Lamp Post

I live in NE Ohio and have a milky white globe on my drive-way lamppost that seems to eat about one light bulb a month. I use the 60 watt size as recommended. My engineer neighbor says that heat build up inside the globe causes the bulb failure (a common design flaw according to him) and that I could make the bulbs last longer if I drilled some vent holes in the globe. Does this make sense?
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02 Oct 2004 15:01:40 GMT,

You may want to try the "Rough Service" light bulbs. The filament in a regular bulb is thin and can easily break due to vibration.
I'm not sure if drilling holes in the globe makes sense. Sounds kinda fishy to me.
-Graham
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<< seems to eat about one light bulb a month >><< neighbor says that heat build up inside the globe causes the bulb failure >>
Not at all likely, but test it this way: after a half hour or so of operation check the temperature of the globe. If it is uncomfortably warm to touch, the temperature of the globe is over 140 degrees F, and the interior likely hotter. That may shorten the bulb life modestly. You will probably find that the globe temperature is only warm at best. Replace the next failed bulb with the biggest oven bulb you can find and wait for results. Rough service lamps should also give longer life. HTH
Joe
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Sealed fixtures are common and do not shorten bulb life, try a 130v bulb or rough service bulb wind may be the cause.
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that
globe
globe.
That might be one factor in the failures. My own lamp post was burning them out at an even faster rate, but it was due to condensation dripping on the hot bulb. I went to Lowes and bought a bulb that was specifically designed for use in lamp posts and it has endured for months.
R
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I've had good luck using compact fluorescents. There are only a few nights per year that are too cold for the lamp to start; otherwise, I can get a lot of light out of a rather small fixture without concern for heat in warmer months.
(Cold starting capability varies with the CF, of course).
Plus, they're great for cheapskates like me who hate paying high power bills...
Even Stephen wrote:

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there's the man with the correct answer plus it'll teach your engineering department about that 14w alternative.

that
globe
I
globe.
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I'll bet that really is the maximum size recommended. You may want to try 40W's.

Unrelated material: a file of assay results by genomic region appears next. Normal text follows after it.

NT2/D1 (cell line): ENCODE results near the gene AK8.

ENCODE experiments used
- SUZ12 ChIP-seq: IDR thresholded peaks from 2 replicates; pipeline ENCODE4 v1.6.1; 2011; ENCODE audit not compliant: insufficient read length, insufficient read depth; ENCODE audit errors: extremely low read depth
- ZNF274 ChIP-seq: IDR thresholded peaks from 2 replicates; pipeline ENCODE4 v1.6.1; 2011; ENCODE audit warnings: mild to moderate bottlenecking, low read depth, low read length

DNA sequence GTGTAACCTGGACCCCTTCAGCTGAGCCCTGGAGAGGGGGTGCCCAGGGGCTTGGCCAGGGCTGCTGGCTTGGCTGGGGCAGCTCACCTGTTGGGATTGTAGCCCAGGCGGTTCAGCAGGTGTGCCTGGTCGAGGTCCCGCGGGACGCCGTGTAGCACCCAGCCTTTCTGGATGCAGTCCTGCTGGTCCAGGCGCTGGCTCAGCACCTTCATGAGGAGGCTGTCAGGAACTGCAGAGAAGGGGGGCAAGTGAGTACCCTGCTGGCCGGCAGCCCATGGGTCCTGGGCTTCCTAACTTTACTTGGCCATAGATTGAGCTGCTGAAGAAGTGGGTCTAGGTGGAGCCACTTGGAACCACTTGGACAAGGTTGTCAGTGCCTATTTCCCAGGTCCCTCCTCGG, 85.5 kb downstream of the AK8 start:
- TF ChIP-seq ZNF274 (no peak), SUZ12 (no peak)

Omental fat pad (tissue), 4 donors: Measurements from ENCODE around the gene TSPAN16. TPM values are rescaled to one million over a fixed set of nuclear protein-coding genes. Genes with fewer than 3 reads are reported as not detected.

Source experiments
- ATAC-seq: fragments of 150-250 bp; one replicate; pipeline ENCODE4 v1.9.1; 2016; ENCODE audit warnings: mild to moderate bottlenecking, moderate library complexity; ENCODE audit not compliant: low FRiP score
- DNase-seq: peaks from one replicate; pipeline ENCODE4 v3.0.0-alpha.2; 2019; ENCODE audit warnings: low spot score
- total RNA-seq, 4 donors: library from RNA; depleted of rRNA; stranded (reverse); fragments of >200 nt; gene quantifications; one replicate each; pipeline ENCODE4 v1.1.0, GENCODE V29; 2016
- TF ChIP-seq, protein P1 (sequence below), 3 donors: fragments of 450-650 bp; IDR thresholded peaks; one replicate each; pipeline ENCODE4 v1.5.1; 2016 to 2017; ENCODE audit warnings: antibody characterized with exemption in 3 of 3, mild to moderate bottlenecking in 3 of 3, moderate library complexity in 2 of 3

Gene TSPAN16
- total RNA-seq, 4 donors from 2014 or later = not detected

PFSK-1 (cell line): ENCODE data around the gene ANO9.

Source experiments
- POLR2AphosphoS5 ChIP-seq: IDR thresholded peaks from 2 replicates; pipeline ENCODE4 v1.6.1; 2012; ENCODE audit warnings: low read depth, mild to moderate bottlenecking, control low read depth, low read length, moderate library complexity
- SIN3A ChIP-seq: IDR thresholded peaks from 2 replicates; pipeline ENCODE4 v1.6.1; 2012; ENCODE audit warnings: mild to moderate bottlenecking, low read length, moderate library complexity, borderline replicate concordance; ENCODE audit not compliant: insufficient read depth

Heat could be a problem, but I really don't think that is the real problem.
Here are some common sources of short lamp life, in order of what I think would be most likely:
* Moisture (a drop of water on a hot bulb can do it)
* Vibration is a killer. (like fan lights)
* Heat (enclosed fixtures)
*Cheap bulbs. )Make sure the base and the socket are brass and not aluminum or brass colored aluminum.)
* Voltage. (much above 120 will reduce life.)

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Thanks to all---now I have some viable alternatives to try.

I
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Hi Stephen
    I read the replies and may I suggest if heat is the problem buy one of those bulbs used in ovens and refrigerators and see how that does.
Lee
Even Stephen wrote:

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Even Stephen writes:

I have 6 of those. Use CF lamps. Saves money, lasts for years.
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ES> I live in NE Ohio and have a milky white globe on my drive-way lamppost thaES> seems to eat about one light bulb a month. I use the 60 watt size as ES> recommended. My engineer neighbor says that heat build up inside the globe ES> causes the bulb failure (a common design flaw according to him) and that I ES> could make the bulbs last longer if I drilled some vent holes in the globe. ES> Does this make sense?
I have an odd question for you: "I use the 60 watt size as recommended". Isn't that the _maximum_ wattage for the bulb, rather than the required? You can always go with less wattage (as others suggested). True, less wattage is less bright, but here we've found a lamp with less wattage, therefore less bright, looks better: a bright moonlight glow rather than a sharp spotlight effect. (Not to mention saves on the electric bill.)
A 130v or even next one up (145v?) will last longer than a 120v bulb under the same conditions because it is operating further from the maximum design spec. (These are sometimes called 'construction' bulbs.) Running under less than full voltage will give a slightly dimmer light -- probably the effect of a 50- or 55W bulb; not really noticeable.
As another poster mentioned, vibration or some sort of mechanical shock is probably what is killing your bulbs in a month. Using a higher voltage (the 130/145v ones) and/or heavy-duty style such as for a garage door opener or oven should help give a longer life.
Might also want to take a look at the stated lifespan on the bulb's box. 1,000 hours is 41.7 days, running continuously. Turning on an off will lessen the lifespan slightly. A 'soft' on (slowly goes to full brightness) would help lifespan somewhat, as opposed to the 'sudden on' like with a wall switch. (Still better off with increasing the bulb's rated voltage than fiddling with this parameter, IMO.)
- barry.martinATthesafebbs.zeppole.com
* The Eskimo stabbed himself with an icicle. He died of cold cuts.
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RoseReader 2.52 P003186
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